Top Canadian squash star Laura Gemmell is off to college, Harvard no less, and the challenge of balancing athletics and academics becomes ever more intense…
f you think balancing school and leisure time is tricky for you, try a day in Laura Gemmell’s squash shoes: at 19, she is a top-ranked squash player who is also in the pre-med program at Harvard. With beauty, brains and brawn, she’s been all over the world, travelling to India, Egypt, Australia, England, the States and more for squash competitions.
Despite its popularity in a lot of countries, there hasn’t been too much focus on squash, perhaps due to the fact that it’s not ideal for the average spectator. And, although there have been attempts, it hasn’t yet made it into the Olympic Games, making it seem more obscure than it really is. Laura would love to see that change.
But what most attracted her to the game is all the thinking involved. It requires a lot of strategic planning and allows the players to be creative with their shots. “A lot of people compare squash to chess,” Laura says, “and the top players are the ones that are very innovative on the court.”
Laura holds many squash accomplishments under her belt, including ranking third place at the British Junior Open (considered the world championship) and winning the NCAA intercollegiate title this year. She also won the Scottish Junior Open last year.
So there is no doubt that she is a squash queen. But how does she manage to win all these squash competitions and get top marks in a challenging program at Harvard?
“[During] high school I got into a really good routine…very school- and squash-oriented. At college you actually have a lot more time. If you have good time-management skills, college is actually easier than high school [to balance],” says Laura.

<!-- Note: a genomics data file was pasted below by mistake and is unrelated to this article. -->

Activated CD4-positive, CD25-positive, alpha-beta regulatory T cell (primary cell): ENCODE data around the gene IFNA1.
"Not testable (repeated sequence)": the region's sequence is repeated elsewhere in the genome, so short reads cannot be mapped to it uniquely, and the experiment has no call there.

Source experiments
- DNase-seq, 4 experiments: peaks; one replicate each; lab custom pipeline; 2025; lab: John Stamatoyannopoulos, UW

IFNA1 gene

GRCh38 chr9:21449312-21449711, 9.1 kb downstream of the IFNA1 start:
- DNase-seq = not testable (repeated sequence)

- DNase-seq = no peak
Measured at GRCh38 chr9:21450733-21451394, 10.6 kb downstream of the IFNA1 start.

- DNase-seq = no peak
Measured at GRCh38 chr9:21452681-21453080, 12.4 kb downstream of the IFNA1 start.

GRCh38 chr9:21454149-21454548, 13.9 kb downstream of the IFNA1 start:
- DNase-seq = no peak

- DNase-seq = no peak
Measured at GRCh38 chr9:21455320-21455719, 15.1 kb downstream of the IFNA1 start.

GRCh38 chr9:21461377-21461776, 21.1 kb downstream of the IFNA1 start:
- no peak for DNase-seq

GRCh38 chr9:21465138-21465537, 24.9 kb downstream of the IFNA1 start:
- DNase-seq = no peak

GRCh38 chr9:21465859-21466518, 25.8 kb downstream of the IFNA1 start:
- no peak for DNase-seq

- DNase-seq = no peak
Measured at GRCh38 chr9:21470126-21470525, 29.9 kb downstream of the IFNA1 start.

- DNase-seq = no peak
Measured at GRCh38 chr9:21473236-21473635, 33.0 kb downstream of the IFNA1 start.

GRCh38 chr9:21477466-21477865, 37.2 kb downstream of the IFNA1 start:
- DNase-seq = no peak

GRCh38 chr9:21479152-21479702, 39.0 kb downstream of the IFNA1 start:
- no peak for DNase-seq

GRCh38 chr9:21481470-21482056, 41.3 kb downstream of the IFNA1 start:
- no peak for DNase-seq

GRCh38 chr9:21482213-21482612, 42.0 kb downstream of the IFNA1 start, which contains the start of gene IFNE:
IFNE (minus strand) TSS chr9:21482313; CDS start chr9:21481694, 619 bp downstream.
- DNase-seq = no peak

With less hours of school during the day, she has more time to train at college and doesn’t mind missing all the college parties if it means doing well in school and squash— her top priorities. “I make sure I do well in school; I make sure I have good training, and then I have my friends that I hang out with after.”
In fact, she says that she does better in school during the squash season
because she uses the time when she’s not in practice very wisely for studying. “Squash is actually really good for giving you discipline and knowing when to practice and when to study.”
Off from anything too intense this summer (squash or school-wise), Laura is eager to get back to the campus and the game that she loves. I’m not quite sure if I’ve heard someone so eager for classes to start again, but it’s clear she’s having fun with both study and sport.
While dreaming simultaneously of a continued golden squash career and a physician’s white coat, she’s definitely a champ with a clear plan in mind. “Squash has done so much in my life,” Laura says. “It’s a great sport, great workout, great thinking game.
There are so many opportunities you can get from it—like I got to go to Harvard.” Encouraging everyone to get involved, she continues, saying, “It opens up so many doors and gave me the chance to travel all over the world.”
Laura is an inspiration for all athletes struggling with balancing academics and athletes. She makes it clear that it is possible to excel in both areas. So, if you set your priorities straight you won’t get squashed!